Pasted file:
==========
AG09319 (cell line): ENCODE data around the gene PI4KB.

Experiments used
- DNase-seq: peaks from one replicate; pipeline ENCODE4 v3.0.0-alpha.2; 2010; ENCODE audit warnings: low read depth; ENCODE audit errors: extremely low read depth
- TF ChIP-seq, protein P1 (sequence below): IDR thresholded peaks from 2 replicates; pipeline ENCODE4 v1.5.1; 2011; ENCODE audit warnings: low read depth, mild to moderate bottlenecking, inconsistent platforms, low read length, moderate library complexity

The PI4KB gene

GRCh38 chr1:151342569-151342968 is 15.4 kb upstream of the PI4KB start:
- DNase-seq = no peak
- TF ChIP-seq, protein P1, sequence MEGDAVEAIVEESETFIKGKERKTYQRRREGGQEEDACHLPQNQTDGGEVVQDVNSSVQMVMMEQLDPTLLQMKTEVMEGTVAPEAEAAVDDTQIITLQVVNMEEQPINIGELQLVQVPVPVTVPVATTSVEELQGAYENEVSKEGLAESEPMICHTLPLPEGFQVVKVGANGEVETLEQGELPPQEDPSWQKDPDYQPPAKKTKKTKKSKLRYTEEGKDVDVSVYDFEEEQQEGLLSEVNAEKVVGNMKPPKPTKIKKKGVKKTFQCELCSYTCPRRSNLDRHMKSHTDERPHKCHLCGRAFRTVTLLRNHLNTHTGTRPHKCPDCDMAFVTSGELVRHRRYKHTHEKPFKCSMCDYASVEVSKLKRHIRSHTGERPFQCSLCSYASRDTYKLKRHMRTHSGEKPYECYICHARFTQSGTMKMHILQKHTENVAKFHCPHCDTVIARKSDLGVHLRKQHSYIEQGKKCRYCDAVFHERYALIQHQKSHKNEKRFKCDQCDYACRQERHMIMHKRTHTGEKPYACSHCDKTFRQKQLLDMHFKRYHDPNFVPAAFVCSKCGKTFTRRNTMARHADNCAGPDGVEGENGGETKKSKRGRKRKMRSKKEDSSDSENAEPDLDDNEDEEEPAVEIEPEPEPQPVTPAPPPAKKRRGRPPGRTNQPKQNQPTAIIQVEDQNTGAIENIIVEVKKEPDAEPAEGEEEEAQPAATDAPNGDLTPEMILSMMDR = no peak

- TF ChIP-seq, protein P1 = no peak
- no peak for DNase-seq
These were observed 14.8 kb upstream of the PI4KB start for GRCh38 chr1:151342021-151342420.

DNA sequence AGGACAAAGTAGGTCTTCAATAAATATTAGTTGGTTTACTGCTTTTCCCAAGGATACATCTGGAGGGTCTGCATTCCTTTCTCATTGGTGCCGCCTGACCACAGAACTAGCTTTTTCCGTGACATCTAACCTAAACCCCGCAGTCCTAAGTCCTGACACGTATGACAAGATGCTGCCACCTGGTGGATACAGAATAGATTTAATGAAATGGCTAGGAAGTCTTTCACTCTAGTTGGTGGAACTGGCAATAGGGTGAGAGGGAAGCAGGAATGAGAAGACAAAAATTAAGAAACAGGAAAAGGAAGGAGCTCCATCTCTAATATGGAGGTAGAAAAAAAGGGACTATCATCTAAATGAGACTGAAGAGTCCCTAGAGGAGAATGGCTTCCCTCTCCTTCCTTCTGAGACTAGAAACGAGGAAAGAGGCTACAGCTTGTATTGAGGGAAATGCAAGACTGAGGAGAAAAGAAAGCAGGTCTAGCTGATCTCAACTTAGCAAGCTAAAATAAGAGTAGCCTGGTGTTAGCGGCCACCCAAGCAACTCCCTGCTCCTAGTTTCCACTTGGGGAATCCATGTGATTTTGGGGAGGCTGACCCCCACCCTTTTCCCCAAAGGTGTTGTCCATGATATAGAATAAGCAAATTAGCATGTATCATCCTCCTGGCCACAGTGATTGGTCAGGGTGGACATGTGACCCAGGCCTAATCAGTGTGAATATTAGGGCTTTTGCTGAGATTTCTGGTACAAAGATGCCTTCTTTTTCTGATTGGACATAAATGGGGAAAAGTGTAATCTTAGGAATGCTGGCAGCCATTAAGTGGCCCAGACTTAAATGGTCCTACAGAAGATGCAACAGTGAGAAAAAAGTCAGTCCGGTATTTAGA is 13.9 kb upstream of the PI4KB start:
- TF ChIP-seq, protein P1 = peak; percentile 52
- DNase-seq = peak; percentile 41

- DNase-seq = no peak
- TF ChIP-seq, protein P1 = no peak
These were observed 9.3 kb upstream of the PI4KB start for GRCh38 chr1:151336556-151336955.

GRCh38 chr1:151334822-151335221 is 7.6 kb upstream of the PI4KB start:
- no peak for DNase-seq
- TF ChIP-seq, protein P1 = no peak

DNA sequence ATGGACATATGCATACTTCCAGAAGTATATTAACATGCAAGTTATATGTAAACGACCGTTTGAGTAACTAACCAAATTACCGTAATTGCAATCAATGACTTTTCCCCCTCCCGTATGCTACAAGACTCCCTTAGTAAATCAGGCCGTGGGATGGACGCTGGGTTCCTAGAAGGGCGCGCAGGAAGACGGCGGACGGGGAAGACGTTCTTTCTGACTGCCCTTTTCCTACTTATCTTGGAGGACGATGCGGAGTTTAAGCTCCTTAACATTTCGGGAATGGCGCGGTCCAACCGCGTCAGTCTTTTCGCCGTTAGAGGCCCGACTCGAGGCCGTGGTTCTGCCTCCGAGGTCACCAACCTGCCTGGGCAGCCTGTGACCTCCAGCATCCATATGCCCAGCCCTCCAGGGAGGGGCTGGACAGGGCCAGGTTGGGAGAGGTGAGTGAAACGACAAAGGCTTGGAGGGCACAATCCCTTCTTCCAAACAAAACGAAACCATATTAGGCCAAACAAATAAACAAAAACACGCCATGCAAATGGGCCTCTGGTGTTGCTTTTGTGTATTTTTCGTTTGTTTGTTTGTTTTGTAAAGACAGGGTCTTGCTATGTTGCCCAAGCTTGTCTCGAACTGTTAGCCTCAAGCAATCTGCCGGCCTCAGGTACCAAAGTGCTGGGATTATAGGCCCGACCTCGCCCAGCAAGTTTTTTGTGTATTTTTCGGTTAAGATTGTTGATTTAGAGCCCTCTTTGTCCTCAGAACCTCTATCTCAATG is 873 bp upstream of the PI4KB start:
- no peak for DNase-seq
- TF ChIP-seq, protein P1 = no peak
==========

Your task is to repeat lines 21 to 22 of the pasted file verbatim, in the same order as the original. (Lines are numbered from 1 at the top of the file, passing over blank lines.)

DNA sequence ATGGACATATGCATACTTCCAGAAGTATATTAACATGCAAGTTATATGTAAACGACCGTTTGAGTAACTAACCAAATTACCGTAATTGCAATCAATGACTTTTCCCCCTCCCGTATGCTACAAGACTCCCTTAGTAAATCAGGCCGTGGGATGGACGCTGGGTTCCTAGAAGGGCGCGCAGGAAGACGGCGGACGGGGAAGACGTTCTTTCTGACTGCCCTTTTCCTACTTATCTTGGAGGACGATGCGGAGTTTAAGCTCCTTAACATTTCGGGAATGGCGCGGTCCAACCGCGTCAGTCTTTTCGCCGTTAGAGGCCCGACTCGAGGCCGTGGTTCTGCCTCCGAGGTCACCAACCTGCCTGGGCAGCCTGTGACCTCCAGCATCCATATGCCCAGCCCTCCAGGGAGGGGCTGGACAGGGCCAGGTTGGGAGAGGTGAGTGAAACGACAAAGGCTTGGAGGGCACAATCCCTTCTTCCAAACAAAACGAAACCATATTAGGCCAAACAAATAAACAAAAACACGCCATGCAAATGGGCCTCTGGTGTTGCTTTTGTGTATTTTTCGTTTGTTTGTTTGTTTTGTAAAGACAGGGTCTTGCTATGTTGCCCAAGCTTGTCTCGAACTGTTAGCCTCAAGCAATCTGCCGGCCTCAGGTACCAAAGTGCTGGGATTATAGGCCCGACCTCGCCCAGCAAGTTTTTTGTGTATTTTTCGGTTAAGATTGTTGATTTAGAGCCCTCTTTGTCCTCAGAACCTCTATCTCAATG is 873 bp upstream of the PI4KB start:
- no peak for DNase-seq